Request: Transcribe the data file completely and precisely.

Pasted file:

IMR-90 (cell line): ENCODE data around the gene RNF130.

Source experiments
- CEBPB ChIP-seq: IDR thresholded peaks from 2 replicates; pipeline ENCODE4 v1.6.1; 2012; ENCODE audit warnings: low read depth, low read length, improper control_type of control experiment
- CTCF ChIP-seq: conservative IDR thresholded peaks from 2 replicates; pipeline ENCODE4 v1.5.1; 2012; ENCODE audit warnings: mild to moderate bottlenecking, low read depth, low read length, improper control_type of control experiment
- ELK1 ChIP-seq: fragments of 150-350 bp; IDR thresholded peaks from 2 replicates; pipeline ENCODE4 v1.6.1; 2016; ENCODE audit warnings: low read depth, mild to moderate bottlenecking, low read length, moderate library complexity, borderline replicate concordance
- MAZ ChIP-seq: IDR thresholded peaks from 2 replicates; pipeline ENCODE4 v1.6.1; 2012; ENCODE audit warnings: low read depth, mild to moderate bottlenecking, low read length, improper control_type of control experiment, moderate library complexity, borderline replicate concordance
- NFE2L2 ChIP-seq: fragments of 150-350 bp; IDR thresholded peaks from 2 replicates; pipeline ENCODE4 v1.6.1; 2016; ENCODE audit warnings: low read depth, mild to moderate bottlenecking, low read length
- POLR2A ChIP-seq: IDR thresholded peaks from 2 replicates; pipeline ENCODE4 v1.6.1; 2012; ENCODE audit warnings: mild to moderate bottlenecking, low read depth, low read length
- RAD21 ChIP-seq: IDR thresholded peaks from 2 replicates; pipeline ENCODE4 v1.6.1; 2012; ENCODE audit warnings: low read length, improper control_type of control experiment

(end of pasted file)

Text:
IMR-90 (cell line): ENCODE data around the gene RNF130.

Source experiments
- CEBPB ChIP-seq: IDR thresholded peaks from 2 replicates; pipeline ENCODE4 v1.6.1; 2012; ENCODE audit warnings: low read depth, low read length, improper control_type of control experiment
- CTCF ChIP-seq: conservative IDR thresholded peaks from 2 replicates; pipeline ENCODE4 v1.5.1; 2012; ENCODE audit warnings: mild to moderate bottlenecking, low read depth, low read length, improper control_type of control experiment
- ELK1 ChIP-seq: fragments of 150-350 bp; IDR thresholded peaks from 2 replicates; pipeline ENCODE4 v1.6.1; 2016; ENCODE audit warnings: low read depth, mild to moderate bottlenecking, low read length, moderate library complexity, borderline replicate concordance
- MAZ ChIP-seq: IDR thresholded peaks from 2 replicates; pipeline ENCODE4 v1.6.1; 2012; ENCODE audit warnings: low read depth, mild to moderate bottlenecking, low read length, improper control_type of control experiment, moderate library complexity, borderline replicate concordance
- NFE2L2 ChIP-seq: fragments of 150-350 bp; IDR thresholded peaks from 2 replicates; pipeline ENCODE4 v1.6.1; 2016; ENCODE audit warnings: low read depth, mild to moderate bottlenecking, low read length
- POLR2A ChIP-seq: IDR thresholded peaks from 2 replicates; pipeline ENCODE4 v1.6.1; 2012; ENCODE audit warnings: mild to moderate bottlenecking, low read depth, low read length
- RAD21 ChIP-seq: IDR thresholded peaks from 2 replicates; pipeline ENCODE4 v1.6.1; 2012; ENCODE audit warnings: low read length, improper control_type of control experiment